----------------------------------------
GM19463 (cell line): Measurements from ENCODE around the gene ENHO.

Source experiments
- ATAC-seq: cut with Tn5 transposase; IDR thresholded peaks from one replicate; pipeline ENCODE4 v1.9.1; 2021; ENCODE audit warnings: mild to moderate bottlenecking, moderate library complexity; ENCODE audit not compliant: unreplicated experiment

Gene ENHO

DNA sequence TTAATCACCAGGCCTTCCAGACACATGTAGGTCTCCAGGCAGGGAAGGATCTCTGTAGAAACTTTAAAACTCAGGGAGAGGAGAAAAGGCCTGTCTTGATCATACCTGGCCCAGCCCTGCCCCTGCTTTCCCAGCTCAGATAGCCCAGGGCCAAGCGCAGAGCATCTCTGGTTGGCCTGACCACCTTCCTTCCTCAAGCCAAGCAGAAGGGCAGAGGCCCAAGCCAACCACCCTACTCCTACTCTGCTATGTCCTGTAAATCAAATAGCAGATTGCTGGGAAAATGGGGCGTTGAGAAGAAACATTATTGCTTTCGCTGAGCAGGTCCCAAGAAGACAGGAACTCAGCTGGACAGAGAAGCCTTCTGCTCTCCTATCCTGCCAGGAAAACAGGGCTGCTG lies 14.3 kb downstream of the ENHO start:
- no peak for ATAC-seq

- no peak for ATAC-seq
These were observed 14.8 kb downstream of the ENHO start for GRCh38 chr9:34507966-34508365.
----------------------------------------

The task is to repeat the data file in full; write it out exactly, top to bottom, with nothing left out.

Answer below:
GM19463 (cell line): Measurements from ENCODE around the gene ENHO.

Source experiments
- ATAC-seq: cut with Tn5 transposase; IDR thresholded peaks from one replicate; pipeline ENCODE4 v1.9.1; 2021; ENCODE audit warnings: mild to moderate bottlenecking, moderate library complexity; ENCODE audit not compliant: unreplicated experiment

Gene ENHO

DNA sequence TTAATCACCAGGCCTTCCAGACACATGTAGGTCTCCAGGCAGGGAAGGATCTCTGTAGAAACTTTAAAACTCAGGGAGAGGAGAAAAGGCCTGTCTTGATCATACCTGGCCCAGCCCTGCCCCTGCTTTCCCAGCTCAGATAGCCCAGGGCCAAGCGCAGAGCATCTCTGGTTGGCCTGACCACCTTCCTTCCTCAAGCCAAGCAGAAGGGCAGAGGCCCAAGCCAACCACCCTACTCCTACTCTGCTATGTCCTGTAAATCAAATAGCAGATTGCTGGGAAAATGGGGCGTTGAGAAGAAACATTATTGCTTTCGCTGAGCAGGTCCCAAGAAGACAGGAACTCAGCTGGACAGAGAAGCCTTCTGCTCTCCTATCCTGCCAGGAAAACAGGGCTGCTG lies 14.3 kb downstream of the ENHO start:
- no peak for ATAC-seq

- no peak for ATAC-seq
These were observed 14.8 kb downstream of the ENHO start for GRCh38 chr9:34507966-34508365.